The lines that stood out to me the most in Skyward were the ones that were on the theme of the fluctuating idea of ‘self’ and what it means to have and be in control of one’s identity. In ‘Launch’ he states “Unmake yourself year by year / Your urge surges in your ear.” It almost sounds like a positive command, to undo all of the restrictions you have put on yourself. A way of letting go of trying to force yourself into the kind of person you thought you were supposed to be or have been trying to make yourself be, in order to progress and improve and just simply be. Arguably one of his more cliché lines, in ‘Twin,’ he says “How can we speak of ordinary things when my blank chapter / is still out there somewhere unaware and unwritten” because now suddenly not having that clear definition of who you are, when faced with it, is actually quite scary. This is a common metaphor that pops up again and again, a blank page, unwritten chapters of one’s life—everyone can relate. Once you let go of the idea of who you think you are and what limitations you have set for yourself, based on nothing at all, things get a little confusing, and the path of what to do and where to go next gets overwhelming. The theme comes up again in ‘Autobiography’ when he states “begin at the earliest hour / is there a self.”  This touches on the instability of self, and if it is ever something you can latch on to. It’s elusive and always changing. At the “earliest hour” is there a self? Before the day has begun, before you can remember exactly what you have already done or need to do, while still in that state between dreams and reality. At the beginning of every day you have the whole day to make choices, do whatever you want, you could completely change your life at any moment for better (if you want get cheesy and cliché) or for worse.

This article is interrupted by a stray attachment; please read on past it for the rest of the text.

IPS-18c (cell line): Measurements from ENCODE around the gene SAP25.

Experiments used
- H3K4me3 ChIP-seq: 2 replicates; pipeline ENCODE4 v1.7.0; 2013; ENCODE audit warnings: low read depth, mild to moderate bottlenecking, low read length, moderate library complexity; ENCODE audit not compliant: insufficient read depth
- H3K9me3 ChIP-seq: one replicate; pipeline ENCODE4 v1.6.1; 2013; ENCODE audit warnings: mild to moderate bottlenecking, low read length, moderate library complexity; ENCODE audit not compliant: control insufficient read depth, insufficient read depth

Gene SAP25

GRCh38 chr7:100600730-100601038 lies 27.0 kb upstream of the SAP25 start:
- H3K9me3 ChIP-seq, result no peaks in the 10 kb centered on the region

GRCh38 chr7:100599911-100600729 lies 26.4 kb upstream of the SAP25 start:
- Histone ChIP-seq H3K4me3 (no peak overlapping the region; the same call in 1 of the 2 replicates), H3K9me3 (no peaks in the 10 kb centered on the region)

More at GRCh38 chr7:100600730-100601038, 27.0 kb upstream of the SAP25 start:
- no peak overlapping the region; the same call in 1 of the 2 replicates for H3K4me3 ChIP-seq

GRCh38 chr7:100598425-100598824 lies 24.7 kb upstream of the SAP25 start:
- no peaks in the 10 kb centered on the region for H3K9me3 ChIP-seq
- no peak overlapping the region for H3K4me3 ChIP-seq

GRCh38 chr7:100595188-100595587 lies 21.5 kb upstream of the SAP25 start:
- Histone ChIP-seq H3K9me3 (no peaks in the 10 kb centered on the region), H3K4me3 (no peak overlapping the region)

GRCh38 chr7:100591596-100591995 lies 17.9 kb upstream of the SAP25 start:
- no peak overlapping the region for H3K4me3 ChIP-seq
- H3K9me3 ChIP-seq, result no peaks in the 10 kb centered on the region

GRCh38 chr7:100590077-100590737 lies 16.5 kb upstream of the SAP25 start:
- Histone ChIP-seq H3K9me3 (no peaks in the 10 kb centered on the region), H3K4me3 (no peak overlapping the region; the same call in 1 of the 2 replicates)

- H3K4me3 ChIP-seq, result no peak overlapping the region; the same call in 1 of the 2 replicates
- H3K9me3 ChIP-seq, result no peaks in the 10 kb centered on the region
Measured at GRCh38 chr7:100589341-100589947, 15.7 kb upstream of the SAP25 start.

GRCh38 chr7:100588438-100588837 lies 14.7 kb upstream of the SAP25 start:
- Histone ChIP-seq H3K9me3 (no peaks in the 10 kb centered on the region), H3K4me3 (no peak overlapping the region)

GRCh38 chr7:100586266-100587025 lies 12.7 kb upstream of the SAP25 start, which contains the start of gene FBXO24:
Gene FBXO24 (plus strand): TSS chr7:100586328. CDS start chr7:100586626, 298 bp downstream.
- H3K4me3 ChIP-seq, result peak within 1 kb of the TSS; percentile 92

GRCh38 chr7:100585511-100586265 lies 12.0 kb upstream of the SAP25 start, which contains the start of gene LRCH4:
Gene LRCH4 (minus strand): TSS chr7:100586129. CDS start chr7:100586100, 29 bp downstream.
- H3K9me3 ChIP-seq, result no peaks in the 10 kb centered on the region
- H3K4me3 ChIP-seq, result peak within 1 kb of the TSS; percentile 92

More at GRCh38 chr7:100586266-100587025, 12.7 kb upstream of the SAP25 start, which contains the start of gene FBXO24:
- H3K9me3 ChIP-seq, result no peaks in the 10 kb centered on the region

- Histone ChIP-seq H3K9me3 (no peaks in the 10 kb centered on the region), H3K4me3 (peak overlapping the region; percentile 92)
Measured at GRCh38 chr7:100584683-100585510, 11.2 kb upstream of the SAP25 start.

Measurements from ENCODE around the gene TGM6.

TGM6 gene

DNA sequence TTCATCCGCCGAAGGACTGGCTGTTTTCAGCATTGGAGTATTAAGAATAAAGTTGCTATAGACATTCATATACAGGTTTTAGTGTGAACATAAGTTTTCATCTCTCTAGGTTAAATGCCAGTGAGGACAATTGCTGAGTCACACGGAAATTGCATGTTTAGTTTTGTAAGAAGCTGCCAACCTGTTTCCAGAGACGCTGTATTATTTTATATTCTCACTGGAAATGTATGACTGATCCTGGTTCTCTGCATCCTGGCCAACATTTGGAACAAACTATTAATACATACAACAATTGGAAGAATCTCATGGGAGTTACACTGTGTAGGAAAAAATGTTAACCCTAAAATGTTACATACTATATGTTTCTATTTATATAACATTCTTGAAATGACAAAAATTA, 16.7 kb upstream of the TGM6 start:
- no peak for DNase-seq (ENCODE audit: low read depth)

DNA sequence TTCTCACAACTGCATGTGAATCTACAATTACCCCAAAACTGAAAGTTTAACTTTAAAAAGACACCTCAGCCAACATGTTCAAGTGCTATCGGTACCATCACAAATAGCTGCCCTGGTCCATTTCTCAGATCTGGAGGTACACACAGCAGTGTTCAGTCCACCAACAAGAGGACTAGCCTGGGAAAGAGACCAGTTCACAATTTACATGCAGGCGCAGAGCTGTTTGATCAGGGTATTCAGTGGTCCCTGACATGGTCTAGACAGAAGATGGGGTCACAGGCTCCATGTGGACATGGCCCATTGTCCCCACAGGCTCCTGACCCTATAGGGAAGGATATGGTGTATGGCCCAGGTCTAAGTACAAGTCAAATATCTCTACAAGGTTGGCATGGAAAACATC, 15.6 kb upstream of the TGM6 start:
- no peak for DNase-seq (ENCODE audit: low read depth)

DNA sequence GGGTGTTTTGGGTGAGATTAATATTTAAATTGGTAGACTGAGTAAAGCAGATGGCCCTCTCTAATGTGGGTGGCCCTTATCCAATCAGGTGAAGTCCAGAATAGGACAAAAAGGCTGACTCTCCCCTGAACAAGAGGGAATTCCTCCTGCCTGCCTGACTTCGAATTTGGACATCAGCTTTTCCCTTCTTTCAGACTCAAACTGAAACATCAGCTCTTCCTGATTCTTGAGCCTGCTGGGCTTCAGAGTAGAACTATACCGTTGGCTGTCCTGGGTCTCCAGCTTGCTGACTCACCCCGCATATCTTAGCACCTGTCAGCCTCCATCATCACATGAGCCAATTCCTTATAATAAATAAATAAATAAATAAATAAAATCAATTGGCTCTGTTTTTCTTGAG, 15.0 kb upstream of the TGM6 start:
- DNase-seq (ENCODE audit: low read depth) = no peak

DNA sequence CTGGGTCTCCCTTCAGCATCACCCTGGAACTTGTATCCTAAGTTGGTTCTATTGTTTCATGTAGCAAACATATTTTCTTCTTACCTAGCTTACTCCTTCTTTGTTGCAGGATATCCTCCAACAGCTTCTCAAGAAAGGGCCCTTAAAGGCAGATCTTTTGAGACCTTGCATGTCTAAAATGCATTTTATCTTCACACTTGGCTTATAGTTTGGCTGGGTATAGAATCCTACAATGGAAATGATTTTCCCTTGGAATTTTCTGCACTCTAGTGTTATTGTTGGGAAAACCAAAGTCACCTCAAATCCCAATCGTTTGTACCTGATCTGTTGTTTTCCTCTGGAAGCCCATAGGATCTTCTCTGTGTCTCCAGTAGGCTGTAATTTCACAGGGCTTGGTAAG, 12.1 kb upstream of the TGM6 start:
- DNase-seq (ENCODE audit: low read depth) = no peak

This also relates to the parts in ‘Ticket’ where he says, “Intent on escape I never noticed there was no wall.” and the final line “All the prisons and pockets, the graves in which I bury myself.” It becomes very reflective on ones personal barriers and self-destructive tendencies. Being so caught up in the small world that you built for yourself it’s easy to forget that you were the one who built it—and so long ago too, that you’re bound to outgrow it. In the poem ‘Rapture’ he asks, “In the battle to own yourself / whom do you fight” which is a good question. There is so much struggle there, but the work all has to happen internally. The fight is with your previous self. This question is interesting because it recognizes how hard it is to accept yourself to get to the point of feeling like you have some control, but the phrasing of ownership and fighting seems almost a little barbaric, an act of violence for the trade of ownership—the concept is a little dated (although of course still in practice). A person shouldn’t be owned, I guess you could argue unless it’s by oneself, and the idea that there needs to be some sort of fight for this property ownership to occur seems a little aggressive and insensitive to the fact that accepting oneself takes time and is a constant struggle. Unless of course it is getting at the idea that it’s easy to want that quick fix, someone to point one’s anger at—someone to blame.

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